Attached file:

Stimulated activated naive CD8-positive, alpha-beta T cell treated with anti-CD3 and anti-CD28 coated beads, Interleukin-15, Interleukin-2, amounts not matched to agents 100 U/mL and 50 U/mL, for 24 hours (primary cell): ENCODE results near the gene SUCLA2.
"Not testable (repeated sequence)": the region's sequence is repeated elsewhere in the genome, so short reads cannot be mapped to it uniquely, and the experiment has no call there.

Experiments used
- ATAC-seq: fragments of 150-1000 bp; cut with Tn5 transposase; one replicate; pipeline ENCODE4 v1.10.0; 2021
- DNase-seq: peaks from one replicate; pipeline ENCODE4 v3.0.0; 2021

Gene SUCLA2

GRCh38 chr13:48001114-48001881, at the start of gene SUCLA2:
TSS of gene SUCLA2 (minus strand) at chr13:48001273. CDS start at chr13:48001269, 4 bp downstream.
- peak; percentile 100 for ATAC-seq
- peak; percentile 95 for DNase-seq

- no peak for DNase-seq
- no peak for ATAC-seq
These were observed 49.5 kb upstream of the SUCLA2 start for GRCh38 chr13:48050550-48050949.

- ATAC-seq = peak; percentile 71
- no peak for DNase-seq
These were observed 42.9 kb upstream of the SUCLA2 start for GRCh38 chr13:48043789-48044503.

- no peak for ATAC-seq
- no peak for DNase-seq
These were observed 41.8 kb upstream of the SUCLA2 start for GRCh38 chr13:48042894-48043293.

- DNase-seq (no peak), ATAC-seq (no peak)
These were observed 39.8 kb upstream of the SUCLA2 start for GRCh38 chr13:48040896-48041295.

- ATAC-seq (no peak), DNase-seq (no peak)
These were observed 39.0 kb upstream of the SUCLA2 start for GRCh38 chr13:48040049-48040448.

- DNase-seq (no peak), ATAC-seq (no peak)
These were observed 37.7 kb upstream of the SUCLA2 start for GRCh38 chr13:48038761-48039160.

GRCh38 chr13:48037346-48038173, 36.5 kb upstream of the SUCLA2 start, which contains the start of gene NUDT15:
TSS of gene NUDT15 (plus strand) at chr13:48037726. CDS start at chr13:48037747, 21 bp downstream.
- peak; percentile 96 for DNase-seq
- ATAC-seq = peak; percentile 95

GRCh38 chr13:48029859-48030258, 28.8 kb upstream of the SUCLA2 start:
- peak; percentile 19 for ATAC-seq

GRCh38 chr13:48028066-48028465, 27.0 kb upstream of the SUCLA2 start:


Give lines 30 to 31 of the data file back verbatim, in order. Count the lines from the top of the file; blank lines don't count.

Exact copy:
GRCh38 chr13:48029859-48030258, 28.8 kb upstream of the SUCLA2 start:
- peak; percentile 19 for ATAC-seq